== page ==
Khyam Allami


23rd Feb 2012


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There can be no doubt that the ‘ud, the lute popular across the Arab world, has had a profound influence on musical styles in Europe, Asia and Africa. But for its proud place in the shared musical heritage of the world, modern ‘ud, regrettably, is largely ignored outside of the Middle East. With the release of newcomer Khyam Allami’s Resonance/Dissonance, could things be changing? We certainly hope so… 

Not so long ago, it was hard find the ‘ud in European music shops outside of such bargain-bin regulars as Arabic Chillout, Arabian Lounge, 100% Pure Arabica, or any of the thousand and one variations thereof.  

Sad to think, then, that such an expressive instrument should be relegated to backing tedious easy-listening bilge, but fortunately, a young British-Iraqi maestro is changing things for the better with his album of contemporary ‘ud composition, Resonance/Dissonance, released on his own imprint, Nawa Recordings. 

Born in Syria to Iraqi parents, young Khyam was a precocious talent from an early age, starting his musical education with the violin at just eight years.  A move with his family to London prompted him to switch instruments, taking up the drums and bass guitar and he earned his musical stripes jobbing in bands across the capital.  

It was, exceptionally, at the ripe old age of 23 that Mr Allami turned his attentions to the ‘ud, but listening to Resonance/Dissonance you could be forgiven for thinking that he has been playing for far longer. Taking up the ‘ud inspired Khyam to travel to the Middle East to study with great ‘ud players, and he learned with masters in Cairo and Istanbul, picking up a variety of styles and schools in his travels.

Resonance/Dissonance, which was composed, recorded and produced after Allami returned from his wanderings, shows the full extent of his very great talent, not to mention the variety of his influences. Although Allami is faithful to traditional ‘ud compositions, Resonance/Dissonance is made up of the author’s original works that swing from one mood to another; by turns melancholic, upbeat and reflective, Allami’s debut shows puts the ‘ud back in the spotlight and is a joy to listen to.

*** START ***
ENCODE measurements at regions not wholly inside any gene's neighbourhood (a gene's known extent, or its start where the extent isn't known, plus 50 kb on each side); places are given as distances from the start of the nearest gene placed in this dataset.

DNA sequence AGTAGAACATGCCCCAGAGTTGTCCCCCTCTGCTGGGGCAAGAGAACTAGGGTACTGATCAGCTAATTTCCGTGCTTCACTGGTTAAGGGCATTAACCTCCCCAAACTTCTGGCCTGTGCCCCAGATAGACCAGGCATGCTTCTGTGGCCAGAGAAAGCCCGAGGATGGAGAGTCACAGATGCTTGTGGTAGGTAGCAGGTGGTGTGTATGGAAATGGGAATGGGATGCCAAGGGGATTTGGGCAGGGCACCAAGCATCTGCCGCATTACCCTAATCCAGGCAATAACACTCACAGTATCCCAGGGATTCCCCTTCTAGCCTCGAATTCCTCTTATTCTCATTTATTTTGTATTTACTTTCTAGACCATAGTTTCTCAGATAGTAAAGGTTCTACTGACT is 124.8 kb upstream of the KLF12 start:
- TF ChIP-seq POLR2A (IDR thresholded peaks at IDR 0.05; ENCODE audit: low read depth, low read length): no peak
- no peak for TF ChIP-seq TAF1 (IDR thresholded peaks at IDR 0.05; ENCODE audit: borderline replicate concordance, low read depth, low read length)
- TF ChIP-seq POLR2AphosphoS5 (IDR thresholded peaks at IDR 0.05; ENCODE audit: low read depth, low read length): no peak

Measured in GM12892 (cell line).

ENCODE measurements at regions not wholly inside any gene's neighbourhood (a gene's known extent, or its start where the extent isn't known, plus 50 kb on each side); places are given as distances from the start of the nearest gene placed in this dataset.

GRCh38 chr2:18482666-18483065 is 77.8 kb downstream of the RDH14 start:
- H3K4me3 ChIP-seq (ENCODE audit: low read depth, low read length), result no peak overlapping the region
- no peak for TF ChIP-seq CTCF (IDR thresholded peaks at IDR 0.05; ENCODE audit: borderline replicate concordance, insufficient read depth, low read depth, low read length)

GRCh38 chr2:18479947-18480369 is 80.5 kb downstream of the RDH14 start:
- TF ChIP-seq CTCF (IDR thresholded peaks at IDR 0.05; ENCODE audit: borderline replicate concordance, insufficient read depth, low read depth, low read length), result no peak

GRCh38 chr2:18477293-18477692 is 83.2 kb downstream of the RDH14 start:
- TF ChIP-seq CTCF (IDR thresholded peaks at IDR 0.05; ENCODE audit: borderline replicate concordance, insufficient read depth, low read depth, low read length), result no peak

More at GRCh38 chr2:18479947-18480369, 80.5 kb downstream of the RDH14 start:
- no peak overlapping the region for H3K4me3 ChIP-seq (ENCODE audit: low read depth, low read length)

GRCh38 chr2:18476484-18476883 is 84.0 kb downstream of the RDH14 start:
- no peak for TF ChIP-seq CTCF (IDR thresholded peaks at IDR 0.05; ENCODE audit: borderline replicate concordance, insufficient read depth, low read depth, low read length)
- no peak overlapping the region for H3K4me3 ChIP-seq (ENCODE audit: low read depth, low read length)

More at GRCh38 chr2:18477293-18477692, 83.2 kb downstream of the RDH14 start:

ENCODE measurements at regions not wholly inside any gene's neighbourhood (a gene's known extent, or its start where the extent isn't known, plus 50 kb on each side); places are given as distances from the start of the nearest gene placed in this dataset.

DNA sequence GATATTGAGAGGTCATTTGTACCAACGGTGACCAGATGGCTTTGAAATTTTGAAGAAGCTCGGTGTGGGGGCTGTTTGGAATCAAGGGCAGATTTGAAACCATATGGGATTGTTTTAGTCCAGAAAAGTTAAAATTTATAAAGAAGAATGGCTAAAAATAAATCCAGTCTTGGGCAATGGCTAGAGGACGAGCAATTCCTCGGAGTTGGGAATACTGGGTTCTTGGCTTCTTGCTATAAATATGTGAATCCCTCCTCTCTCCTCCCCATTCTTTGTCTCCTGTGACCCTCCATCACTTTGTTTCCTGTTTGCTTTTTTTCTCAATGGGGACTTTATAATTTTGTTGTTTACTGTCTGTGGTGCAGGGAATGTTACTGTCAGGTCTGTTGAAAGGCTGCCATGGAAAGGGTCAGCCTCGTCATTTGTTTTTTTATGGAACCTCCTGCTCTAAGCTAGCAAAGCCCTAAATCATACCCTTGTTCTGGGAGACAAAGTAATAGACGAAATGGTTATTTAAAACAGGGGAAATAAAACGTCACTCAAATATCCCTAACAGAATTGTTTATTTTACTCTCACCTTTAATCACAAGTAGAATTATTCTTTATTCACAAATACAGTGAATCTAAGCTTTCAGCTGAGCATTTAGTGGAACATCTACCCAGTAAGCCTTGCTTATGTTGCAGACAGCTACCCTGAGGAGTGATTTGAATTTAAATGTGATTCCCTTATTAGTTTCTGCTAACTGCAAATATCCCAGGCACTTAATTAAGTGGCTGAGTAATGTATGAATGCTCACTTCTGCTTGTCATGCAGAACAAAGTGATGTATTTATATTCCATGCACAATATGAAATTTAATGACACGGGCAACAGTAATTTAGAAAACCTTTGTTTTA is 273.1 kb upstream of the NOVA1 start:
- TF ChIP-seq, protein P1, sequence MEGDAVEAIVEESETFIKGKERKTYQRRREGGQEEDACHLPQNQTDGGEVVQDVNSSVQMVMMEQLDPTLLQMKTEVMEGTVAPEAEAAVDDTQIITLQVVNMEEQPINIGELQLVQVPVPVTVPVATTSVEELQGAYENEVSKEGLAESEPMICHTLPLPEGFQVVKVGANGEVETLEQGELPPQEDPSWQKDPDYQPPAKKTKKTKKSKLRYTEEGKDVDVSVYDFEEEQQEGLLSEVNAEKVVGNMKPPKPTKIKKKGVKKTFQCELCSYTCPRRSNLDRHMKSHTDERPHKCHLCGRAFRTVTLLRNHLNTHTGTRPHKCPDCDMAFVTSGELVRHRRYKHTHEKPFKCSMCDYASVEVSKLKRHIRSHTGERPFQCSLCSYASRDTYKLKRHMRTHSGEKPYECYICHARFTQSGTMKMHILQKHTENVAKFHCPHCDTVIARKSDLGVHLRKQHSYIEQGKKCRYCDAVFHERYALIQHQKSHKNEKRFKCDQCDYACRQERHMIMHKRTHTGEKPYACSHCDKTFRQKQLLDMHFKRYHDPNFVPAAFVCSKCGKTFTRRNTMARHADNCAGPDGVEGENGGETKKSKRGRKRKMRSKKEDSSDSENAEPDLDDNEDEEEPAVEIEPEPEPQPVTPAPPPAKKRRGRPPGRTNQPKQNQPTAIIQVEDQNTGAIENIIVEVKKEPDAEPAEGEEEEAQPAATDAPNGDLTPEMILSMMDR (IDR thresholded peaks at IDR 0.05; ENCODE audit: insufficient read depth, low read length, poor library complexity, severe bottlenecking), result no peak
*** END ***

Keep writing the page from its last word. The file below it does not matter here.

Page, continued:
The album itself is beautifully packaged, and comes with a bonus DVD of Allami performing Resonance/Dissonance in full, joined by percussionist Vasilis Sarikis on some tracks, and giving a new take on the album tracks. You can watch a clip from the DVD below:

It is, Sugar Street Review thinks, hard to think of a more original and exciting contemporary Arabic composer at the moment, and we look forward to see what Khyam Allami gets up to in the very near future.

Khyam Allami will be touring the UK in April 2012 as part of Double Duo. For more information about dates, take a look at

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  1. Wilson Cotton
    Posted 24th Feb 2012 at 8:11 pm | Permalink

    His recent concert at the National Portrait Gallery, standing room only and filling the next room, was a triumph. He is a remarkably talented musician playing a wonderfully expressive instrument.

    For those who want to hear more contemporary ud music, I recommend Anouar Brahem on the ECM label. Voyage du Sahar is a work of real beauty.

    • Posted 24th Feb 2012 at 11:04 pm | Permalink

      Thanks for the tip Wilson, we will definitely check out Anouar! Wish I could have been at the National Portrait Gallery for Khyam’s concert but looking forward to catching him later this year.

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